Actually, Brie, I had worked with before, even. We did a movie called Just Peck before that. My character was supposed to be kind of in love with her, but it wasn’t reciprocated. My mom was like,”‘Oh my god, I love Toni Collette. We need to watch Muriel’s Wedding.” But at that the time it didn’t sink in. The weird thing about being a child actor, I think, is your brain’s not developed yet when you’re doing all that stuff. Now that I’m 24, I think I have a better grasp on everything. But at the time I just started going with the flow.
What has Tara meant in the course of your career?
I grew up on the show. I learned so much from the people that I worked with — not just the cast, but the crew. It’s really amazing, people still come up to me and say, “Oh my god you played Marshall. That role meant so much to me.” Especially for a lot of people in the LGBTQ community. I never saw myself as a spokesperson for that cause because I was 15, but it’s great that that role was so dear to a lot of people.
And unique at the time. We were starting to see more gay characters on TV, but Marshall’s wasn’t the typical adolescent coming-out story. When we met him, he was out and confident and not having any kind of personal struggle.
That’s how it was presented to me. Diablo [Cody] said, “He’s not confused. He knows. This is a different kind of thing.” And, I guess, for me, growing up in super-liberal Toronto where I grew up around tons of gay people and my family friends and stuff, maybe what [the producers] liked is that I wasn’t all caught up on that because that didn’t seem to be the most important part of the character. That’s not all there is to him. I think they liked that I took it with such ease at that age.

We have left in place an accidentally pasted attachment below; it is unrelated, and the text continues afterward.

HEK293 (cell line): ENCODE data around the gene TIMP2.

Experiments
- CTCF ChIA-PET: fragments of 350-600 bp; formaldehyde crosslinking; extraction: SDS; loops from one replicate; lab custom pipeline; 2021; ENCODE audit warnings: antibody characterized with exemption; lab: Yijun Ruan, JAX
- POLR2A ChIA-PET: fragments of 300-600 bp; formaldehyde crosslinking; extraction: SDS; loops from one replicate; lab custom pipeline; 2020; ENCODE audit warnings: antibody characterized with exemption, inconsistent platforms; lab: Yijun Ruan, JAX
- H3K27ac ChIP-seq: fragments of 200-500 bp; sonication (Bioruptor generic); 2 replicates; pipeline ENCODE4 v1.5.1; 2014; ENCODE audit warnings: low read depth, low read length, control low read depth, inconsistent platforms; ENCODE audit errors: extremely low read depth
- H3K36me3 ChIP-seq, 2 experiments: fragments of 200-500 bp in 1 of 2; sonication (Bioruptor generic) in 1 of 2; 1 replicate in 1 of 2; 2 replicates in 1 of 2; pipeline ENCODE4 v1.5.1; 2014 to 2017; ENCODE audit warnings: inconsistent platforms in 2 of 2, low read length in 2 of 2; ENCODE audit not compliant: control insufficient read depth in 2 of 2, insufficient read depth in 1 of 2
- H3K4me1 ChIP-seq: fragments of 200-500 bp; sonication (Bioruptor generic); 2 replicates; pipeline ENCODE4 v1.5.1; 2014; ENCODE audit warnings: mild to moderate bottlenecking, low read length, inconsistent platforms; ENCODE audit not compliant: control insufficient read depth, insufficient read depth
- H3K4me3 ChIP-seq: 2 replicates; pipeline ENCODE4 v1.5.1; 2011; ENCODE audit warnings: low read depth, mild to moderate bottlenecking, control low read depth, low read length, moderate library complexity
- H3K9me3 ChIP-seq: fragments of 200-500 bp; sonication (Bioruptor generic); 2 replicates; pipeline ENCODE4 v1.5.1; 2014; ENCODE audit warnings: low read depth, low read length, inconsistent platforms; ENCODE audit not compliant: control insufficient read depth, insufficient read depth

Did you have any conversations with your parents about that aspect of it before you accepted the role?
No. The way I was raised, that was never a big deal. I know a lot of people grow up with conflicting feelings about it because maybe their parents or the community they grew up in has issues with it. But I grew up in a super-accepting, very liberal city. Toronto is one of my favorite cities for that reason. It’s just so open. I don’t remember growing up with a ton of tension regarding subjects like homophobia, racism. Obviously, those things exist everywhere, but it wasn’t as big of an issue where I grew up as maybe for other people.
A lot of your work has that indie sensibility, and Atypical feels a little indie to me, too. What do you look for your in your projects?